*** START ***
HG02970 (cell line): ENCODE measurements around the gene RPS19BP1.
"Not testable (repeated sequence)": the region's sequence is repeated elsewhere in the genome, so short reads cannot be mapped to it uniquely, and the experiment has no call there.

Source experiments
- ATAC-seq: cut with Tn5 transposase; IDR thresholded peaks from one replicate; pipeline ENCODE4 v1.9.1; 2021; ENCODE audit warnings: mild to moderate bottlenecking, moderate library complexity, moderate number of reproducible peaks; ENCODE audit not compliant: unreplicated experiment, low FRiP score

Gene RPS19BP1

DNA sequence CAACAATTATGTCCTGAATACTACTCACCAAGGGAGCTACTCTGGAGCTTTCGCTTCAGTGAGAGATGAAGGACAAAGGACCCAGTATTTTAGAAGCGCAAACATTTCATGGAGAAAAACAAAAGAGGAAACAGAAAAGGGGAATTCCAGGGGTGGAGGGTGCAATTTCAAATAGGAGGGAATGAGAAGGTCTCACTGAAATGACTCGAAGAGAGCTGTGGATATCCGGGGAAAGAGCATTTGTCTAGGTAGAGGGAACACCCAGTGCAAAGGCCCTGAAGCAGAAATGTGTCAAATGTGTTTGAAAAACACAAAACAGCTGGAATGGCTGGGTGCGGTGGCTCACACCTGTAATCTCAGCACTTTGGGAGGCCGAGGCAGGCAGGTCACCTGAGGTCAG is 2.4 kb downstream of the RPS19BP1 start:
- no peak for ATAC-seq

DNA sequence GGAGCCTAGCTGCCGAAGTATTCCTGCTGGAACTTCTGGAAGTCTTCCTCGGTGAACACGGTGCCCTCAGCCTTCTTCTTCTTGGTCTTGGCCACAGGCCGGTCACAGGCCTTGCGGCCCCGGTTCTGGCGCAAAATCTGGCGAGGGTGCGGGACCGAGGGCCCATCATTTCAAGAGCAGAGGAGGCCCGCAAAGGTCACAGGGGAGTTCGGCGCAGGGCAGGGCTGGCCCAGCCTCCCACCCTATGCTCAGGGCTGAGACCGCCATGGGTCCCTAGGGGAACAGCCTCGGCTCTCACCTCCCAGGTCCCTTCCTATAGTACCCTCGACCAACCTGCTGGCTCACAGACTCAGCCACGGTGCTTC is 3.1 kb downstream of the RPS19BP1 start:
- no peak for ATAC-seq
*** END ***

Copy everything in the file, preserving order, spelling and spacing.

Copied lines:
HG02970 (cell line): ENCODE measurements around the gene RPS19BP1.
"Not testable (repeated sequence)": the region's sequence is repeated elsewhere in the genome, so short reads cannot be mapped to it uniquely, and the experiment has no call there.

Source experiments
- ATAC-seq: cut with Tn5 transposase; IDR thresholded peaks from one replicate; pipeline ENCODE4 v1.9.1; 2021; ENCODE audit warnings: mild to moderate bottlenecking, moderate library complexity, moderate number of reproducible peaks; ENCODE audit not compliant: unreplicated experiment, low FRiP score

Gene RPS19BP1

DNA sequence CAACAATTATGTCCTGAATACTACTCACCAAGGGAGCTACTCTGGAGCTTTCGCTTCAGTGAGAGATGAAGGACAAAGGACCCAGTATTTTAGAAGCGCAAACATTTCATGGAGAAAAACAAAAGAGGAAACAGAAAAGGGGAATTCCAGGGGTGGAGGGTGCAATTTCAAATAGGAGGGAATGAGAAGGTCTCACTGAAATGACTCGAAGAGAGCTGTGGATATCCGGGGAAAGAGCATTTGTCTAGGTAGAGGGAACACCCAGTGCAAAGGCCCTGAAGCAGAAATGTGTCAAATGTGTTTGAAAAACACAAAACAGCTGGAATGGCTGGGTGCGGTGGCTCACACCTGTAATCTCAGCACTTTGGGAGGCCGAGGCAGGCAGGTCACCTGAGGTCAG is 2.4 kb downstream of the RPS19BP1 start:
- no peak for ATAC-seq

DNA sequence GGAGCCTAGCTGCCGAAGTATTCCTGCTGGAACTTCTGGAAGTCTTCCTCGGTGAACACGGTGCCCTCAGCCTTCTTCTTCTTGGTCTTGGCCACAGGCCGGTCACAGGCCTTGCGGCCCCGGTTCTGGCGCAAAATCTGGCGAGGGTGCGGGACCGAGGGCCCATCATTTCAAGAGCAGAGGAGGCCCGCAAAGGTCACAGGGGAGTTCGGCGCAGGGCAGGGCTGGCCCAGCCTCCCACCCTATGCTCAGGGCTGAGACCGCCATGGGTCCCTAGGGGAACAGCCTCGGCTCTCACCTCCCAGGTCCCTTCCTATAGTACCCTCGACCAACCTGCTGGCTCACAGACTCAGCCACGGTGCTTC is 3.1 kb downstream of the RPS19BP1 start:
- no peak for ATAC-seq